While racing to get to the Moon, NASA took into consideration the probability that the Apollo 11 Lunar Module could crash on the lunar surface leaving behind no telemetry about the reason for the crash.
In such a situation, NASA might have to deport a high-powered camera, coming from a top-secret reconnaissance satellite, to capture the accident site in a secret crash scene investigation. That never happened, but NASA was close to finishing the hardware to complete the mission when they canceled the program, back in 1967.
Declassified data suggest that NASA and a secretive organization going by the name of National Reconnaissance Office (NRO) partnered on the classified UPWARD project. UPWARD aimed to image the Moon in very high-resolution photographs in training for lunar landings. However, the program made some of the US intelligence agencies anxious, and as soon as the urgent requirement for it vanished, the two organizations quarreled about its extension.
First ever expeditions to the Moon
While preparing the first stages of the Apollo lunar landing project, NASA engineers were worried as they knew quite little about the Moon’s surface. Even though the majority of scientists ignored suggestions that the Moon might be covered in a fine dust that could absorb a Lunar Module, they were initially guessing about the features of the surface. Because they were planning to send astronauts in an untested vehicle, they needed as much data on the Moon’s surface as they could get.
Therefore, NASA conducted a series of prototype robotic expeditions that would collect data on the lunar surface, such as the size of surface characteristics, the smoothness of terrain, and the slope of the surface.
Lunar Orbiter takes flight
As the production of top-secret spacecraft required for Apollo mission was designed, NASA began launching the Lunar Orbiter missions. The Lunar Orbiter program started in 1962 and benefited from access to classified spy satellite technology resulting in a contract between NASA and NRO. Lunar Orbiter I launched in August 1966, then the Lunar Orbiter II followed in November 1966. Both expeditions were successful, and NASA determined that these missions had confirmed numerous Apollo landing sites.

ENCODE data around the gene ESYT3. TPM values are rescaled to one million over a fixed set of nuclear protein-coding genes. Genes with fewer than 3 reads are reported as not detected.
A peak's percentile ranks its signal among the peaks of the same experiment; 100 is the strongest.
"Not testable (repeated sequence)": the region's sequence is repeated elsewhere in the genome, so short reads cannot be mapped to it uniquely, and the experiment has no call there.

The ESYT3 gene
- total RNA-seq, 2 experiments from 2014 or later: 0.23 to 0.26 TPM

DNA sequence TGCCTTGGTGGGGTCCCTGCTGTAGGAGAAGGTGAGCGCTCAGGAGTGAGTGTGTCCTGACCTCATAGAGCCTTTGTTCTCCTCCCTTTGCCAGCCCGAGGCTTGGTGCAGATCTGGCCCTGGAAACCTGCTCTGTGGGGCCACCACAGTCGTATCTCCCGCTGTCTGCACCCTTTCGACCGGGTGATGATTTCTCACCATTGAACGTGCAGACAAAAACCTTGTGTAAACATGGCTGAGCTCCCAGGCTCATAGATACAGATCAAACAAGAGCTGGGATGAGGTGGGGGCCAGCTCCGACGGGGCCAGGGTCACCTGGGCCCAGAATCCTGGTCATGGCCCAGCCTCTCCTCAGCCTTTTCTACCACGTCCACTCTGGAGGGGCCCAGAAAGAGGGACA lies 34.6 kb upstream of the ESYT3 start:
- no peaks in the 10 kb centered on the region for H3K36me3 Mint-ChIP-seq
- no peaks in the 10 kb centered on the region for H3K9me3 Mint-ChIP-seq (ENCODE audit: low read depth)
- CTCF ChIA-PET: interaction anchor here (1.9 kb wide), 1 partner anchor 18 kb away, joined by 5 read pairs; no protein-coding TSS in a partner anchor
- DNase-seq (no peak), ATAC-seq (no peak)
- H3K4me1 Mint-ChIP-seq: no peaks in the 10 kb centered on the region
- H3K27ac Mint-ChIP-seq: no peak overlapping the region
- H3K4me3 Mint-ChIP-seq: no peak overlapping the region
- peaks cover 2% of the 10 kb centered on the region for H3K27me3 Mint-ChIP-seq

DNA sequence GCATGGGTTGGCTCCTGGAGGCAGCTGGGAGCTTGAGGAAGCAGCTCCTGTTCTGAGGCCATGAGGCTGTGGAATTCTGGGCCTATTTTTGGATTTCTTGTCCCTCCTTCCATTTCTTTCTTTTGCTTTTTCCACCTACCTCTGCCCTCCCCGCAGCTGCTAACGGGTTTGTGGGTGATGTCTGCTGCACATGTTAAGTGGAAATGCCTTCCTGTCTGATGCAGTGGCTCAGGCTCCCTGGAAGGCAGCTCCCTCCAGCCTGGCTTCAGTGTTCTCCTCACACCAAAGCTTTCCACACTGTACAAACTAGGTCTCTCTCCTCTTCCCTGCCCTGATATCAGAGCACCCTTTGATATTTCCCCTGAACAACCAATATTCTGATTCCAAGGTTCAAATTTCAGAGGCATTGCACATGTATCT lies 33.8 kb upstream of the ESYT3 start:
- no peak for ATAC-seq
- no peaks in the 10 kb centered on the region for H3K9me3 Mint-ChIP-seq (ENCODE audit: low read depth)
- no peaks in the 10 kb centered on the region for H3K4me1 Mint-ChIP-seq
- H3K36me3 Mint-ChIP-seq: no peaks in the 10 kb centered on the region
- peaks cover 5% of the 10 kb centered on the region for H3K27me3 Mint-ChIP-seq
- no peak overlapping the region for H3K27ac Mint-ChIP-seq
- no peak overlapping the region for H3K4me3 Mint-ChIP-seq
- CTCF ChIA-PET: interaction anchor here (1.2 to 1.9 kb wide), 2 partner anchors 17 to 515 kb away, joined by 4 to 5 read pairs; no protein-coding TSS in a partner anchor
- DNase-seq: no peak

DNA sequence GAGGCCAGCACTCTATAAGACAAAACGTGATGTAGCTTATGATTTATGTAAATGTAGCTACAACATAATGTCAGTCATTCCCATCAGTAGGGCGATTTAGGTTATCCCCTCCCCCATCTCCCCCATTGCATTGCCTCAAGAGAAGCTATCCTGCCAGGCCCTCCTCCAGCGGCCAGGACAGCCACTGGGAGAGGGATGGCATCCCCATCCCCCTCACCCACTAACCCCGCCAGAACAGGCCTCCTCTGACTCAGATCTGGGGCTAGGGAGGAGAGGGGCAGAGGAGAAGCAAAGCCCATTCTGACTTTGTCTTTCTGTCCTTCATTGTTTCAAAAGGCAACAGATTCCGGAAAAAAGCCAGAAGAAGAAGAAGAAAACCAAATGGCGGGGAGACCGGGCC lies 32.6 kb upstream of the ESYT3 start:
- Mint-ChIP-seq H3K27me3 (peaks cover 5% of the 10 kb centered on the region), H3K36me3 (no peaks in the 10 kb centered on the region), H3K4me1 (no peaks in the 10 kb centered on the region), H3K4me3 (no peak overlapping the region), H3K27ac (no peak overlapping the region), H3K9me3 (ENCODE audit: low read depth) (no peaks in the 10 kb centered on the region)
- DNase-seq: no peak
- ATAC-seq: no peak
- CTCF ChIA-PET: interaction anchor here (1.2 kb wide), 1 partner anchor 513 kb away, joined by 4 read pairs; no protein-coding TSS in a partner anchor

In January 1967, the Apollo 1 fire produced a significant setback to the program. As NASA examined the fire, this offered a pause that allowed those who were supervising the backup project of Apollo, dubbed Lunar Mapping and Survey System, or LM&SS, to consider its use. It also caused a rift between those who saw LMSS a tool the agency could use and those who wanted to conceal their activities from the public.
By April 1967, NASA Associate Administrator Robert Seamans talked about the future of the LMSS program with the DoD (Department of Defense) and NRO officials. Seamans has also commanded a complete review of basing the landing decision on the data collected by Lunar Orbiter. They discussed three variants: cancellation, continuation without testing in Earth orbit, and continuation with testing in Earth orbit. The latter option would have been an issue because it would have resulted in the creation of unclassified images and would have drawn attention to the concealed program they were rolling.
Finally, besides the LMSS hardware, NRO and NASA had elaborated a cover story and measures for unveiling the existence of the camera system.
What happened to UPWARD and LMSS?
After a period of indecision concerning the disposal of the LMSS hardware, Seamans commanded that the concealed hardware be sent to the storage until a decision would be taken. The hardware consisted of four units in different stages of development, including two that were almost completed.
What happened to the stored hardware is still unknown. The hardware was classified, and placed somewhere at NASA, most probably, before being transferred to the NRO, or ordered its destruction.
The code name UPWARD was classified, together with some technical details of the gear, but the existence of the LMSS program was not made secret anymore. However, NASA did nothing to make the existence of the project known during Apollo. It is also not mentioned in official reports of hundreds of popular books about the Apollo program.
What the UPWARD and LMSS story shows is that after 50 years after the alleged Moon landing, the report of Apollo is far from integral. There may still be numerous secrets of the Apollo program kept secret by NASA.